How to know if HDD is broken?

A hard disk drive (HDD) is a vital component of any computer system. It stores all of your data including the operating system, programs, and personal files. Unfortunately, HDDs can and do fail eventually. Knowing the signs of a failing or dead HDD can help you take preventative steps and avoid potential data loss. In this guide, we will cover the top signs that indicate your HDD may be broken and what you can do about it.

Strange Noises Coming from the HDD

One of the first signs of a potential HDD issue is if you hear unusual noises coming from the drive. Some noises like a low humming or quiet whirring are normal operating sounds. However, if you hear loud clicking, grinding, buzzing, or screeching noises, that likely indicates a mechanical failure inside the HDD.

The sounds are typically caused by the read/write head scraping across the platters or the spindle motor failing to spin properly. As the HDD components degrade over time, the noises get louder and more frequent. The abnormal noises signify that the drive is starting to break down. At this point, you should immediately backup your data before complete failure occurs.

Slow HDD Performance

Another symptom of HDD failure is a noticeable drop in system performance. Things like boot up times, loading programs, file transfers, and access times for saving or opening files will take longer than usual.

This happens because an HDD with bad sectors or mechanical issues has difficulty reading and writing data. As more sectors go bad over time, the performance gets progressively worse. The slow HDD will bottleneck your system and make simple tasks feel painfully sluggish.

Running diagnostics shows high read/write error rates, I/O errors, and bad sector counts also point to deteriorating performance. Make sure to backup data as soon as you notice slow HDD activity. The gradual performance decline indicates the drive is failing.

Unusual Sounds or Vibrations

If you notice strange new sounds or vibrations coming from the area of the hard drive, that’s an ominous sign. Sometimes the noises start intermittently and then increase over time. This includes clicking, buzzing, grinding, humming, knocking, screeching, or whining.

Any unusual sound typically means there is a mechanical problem within the hard drive. Issues like a seized spindle motor, failed ball bearings, crashed heads, or a stuck/broken part can produce noise. Vibration and sound changes indicate components inside the HDD are malfunctioning or stuck. As problems multiply, the sounds get louder and more frequent until the drive fails completely.

Files Missing or Corrupted

Another warning your HDD may be failing is if your files are randomly disappearing or becoming corrupted. This can happen for a few reasons:

– Bad sectors – Portions of the platter surface contain defects and can no longer reliably hold data. Any files stored in those bad sectors may seem to vanish.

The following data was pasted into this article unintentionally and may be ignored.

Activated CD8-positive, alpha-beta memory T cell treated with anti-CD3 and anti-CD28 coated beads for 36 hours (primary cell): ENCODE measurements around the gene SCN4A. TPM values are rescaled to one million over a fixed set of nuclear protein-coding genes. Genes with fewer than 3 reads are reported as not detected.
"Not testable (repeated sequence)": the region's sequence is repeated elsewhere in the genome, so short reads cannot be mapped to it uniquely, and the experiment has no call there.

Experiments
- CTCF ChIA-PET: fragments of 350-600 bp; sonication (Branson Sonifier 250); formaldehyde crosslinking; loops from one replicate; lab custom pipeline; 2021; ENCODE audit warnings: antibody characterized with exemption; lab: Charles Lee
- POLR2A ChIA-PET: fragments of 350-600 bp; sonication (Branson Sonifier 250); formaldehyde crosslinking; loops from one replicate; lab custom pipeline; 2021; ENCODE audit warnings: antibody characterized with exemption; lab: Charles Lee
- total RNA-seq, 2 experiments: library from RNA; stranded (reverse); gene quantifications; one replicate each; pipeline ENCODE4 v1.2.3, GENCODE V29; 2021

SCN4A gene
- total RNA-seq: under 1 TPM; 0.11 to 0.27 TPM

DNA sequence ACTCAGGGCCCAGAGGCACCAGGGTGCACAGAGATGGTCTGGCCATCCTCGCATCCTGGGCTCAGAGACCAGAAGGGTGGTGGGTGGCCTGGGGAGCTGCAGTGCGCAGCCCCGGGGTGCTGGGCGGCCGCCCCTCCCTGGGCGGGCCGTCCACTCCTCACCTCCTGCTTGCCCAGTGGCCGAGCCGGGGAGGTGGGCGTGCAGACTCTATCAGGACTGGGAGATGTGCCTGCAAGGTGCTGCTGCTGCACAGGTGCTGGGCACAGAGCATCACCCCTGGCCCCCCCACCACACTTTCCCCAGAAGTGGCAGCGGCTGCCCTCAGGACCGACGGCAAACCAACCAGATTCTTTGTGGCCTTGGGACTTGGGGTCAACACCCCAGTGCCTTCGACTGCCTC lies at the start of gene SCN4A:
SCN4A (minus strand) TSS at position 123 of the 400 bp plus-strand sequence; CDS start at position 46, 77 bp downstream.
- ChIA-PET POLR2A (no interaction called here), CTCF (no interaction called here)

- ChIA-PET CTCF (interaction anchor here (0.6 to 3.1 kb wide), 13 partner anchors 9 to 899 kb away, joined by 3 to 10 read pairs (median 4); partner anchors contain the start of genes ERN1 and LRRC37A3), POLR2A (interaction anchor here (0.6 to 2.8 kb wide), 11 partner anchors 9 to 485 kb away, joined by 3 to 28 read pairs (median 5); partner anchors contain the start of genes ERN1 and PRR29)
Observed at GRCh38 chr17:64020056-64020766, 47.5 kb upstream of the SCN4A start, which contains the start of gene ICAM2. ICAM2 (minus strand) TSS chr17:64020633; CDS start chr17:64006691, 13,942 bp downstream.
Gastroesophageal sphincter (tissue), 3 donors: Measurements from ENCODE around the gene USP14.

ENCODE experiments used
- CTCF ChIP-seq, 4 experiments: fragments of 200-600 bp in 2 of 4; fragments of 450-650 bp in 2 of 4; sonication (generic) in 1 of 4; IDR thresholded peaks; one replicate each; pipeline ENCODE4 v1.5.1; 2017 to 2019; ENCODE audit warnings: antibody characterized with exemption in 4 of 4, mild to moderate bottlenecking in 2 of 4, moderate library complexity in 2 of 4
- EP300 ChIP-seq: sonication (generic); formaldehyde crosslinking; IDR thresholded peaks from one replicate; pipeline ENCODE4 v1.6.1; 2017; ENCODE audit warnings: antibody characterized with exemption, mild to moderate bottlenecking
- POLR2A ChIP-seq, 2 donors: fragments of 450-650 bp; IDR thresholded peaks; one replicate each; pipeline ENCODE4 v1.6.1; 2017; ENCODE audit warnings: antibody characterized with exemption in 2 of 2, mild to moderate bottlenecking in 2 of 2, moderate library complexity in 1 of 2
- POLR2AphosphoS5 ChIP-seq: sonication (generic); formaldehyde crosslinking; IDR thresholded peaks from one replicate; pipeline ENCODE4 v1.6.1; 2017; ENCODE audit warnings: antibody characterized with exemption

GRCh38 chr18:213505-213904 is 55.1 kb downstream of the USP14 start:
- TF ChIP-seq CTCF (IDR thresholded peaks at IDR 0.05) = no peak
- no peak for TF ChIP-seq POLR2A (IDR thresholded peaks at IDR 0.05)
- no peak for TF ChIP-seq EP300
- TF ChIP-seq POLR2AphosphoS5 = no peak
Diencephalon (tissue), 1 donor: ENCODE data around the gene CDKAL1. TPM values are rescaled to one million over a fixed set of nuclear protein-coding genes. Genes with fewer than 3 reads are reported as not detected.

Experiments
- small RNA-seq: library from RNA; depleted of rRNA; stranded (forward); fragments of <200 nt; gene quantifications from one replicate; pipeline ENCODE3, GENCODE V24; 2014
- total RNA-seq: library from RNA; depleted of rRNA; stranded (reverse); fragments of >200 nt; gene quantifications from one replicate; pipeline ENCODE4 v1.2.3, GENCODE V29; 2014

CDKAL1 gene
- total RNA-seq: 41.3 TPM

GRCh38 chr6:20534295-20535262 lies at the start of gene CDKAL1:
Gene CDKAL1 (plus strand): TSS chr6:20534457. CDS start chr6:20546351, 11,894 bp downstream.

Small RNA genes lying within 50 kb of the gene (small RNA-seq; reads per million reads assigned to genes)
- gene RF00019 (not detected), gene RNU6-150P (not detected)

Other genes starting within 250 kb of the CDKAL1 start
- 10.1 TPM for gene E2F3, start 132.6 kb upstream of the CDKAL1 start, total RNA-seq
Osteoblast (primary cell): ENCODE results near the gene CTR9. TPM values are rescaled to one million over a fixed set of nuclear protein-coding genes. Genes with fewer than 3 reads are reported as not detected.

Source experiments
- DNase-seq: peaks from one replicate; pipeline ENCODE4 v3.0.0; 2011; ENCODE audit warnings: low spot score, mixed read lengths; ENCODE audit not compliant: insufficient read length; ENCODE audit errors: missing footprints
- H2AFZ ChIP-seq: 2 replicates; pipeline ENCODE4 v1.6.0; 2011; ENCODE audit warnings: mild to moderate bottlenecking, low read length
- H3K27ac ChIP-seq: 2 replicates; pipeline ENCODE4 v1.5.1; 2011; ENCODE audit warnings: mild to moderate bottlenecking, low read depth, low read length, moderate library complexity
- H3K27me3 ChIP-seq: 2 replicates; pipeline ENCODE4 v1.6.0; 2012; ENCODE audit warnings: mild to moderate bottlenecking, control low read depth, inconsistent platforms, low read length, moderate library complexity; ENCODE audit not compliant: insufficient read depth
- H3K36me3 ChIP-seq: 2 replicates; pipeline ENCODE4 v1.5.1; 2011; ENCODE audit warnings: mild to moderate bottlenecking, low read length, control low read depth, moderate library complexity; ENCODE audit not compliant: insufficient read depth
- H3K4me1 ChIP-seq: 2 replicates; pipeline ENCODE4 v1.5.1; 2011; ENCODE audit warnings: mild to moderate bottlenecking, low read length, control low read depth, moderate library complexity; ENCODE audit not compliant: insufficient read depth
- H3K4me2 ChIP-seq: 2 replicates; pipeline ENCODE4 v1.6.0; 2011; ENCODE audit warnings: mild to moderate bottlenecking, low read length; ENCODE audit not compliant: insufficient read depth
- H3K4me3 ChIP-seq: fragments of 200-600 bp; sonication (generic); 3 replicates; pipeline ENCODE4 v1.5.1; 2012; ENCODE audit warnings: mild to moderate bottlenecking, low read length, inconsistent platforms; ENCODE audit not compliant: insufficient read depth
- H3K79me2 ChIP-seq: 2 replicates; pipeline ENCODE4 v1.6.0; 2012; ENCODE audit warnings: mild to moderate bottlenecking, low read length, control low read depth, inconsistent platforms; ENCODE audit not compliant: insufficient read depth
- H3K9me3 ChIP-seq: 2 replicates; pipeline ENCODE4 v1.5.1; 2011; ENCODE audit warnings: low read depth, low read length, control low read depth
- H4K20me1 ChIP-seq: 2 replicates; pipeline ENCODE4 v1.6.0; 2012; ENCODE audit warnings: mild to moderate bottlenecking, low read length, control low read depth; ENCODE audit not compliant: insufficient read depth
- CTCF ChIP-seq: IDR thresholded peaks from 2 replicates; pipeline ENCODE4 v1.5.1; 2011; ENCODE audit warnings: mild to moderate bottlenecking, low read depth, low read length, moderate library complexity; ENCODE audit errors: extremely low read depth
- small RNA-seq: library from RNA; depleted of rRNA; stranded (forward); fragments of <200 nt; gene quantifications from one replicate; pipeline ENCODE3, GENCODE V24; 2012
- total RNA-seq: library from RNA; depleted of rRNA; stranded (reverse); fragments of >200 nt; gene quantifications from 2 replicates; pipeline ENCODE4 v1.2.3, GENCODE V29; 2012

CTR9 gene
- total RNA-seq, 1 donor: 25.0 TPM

– Mechanical failure – If a head crash or spindle motor failure occurs, data loss in those areas follows. The files don’t appear gone, but the contents are corrupted.

– Indexing errors – The file allocation table or directory structure is damaged. The drive can no longer find your files.

– Logical failures – Viruses, instability, or errors create inconsistencies so files seem to disappear.

If you notice documents, photos, videos, or other personal files are missing or corrupted, your HDD should be examined for damage and imminent failure risk. Back up any remaining files you need immediately.

computer is Slowing Down

One of the first signs of a failing hard drive is noticeable sluggish performance. Your computer will have delays and lag times when reading and writing data. This happens because bad sectors take longer to access and the drive spends more time error-checking and relocating data.

As the HDD has more difficulty operating properly, everyday computer use seems to slow down. Things like booting up, opening files, saving data, downloading, web browsing, and more take longer. Simple tasks become frustrating as the computer tries to work with flawed hardware.

A diagnostic scan will show high latency, high I/O activity, excessive bad sector relocations, and slow drive operations. Make sure to backup critical data because a sluggish computer often means the hard drive is starting to fail. Replace the HDD if performance does not improve.

Computer Freezing or Crashing

Another sign of imminent hard drive failure is random computer lockups and crashes. If your computer suddenly freezes and stops responding out of the blue, the HDD could be to blame.

Here are some of the common factors related to HDD failures:

– Bad sectors – Unreadable parts of the platter cause read/write operations to get stuck. This leads to hangs and crashes.

– mechanical faults – problems with the heads, motor, or other components cause errors and crashes during drive access.

– Data corruption – Viruses, bad sectors, or indexing issues create inconsistencies leading to crashes.

– SMART errors – Reliability indicators show high rates of reallocation, hardware ECC problems, I/O issues, position faults, and calibration retries related to HDD defects.

Frequent random computer crashes, especially during HDD activity, indicate component degradation and physical damage. Have the drive inspected and urgently back up critical data before catastrophe strikes.

HDD not Recognized by BIOS

If your computer can’t detect a connected hard drive, that likely means the HDD has completely failed or the interface is damaged.

When an HDD is missing from the BIOS settings, it’s because communication over the SATA or IDE cable is interrupted. This usually happens when: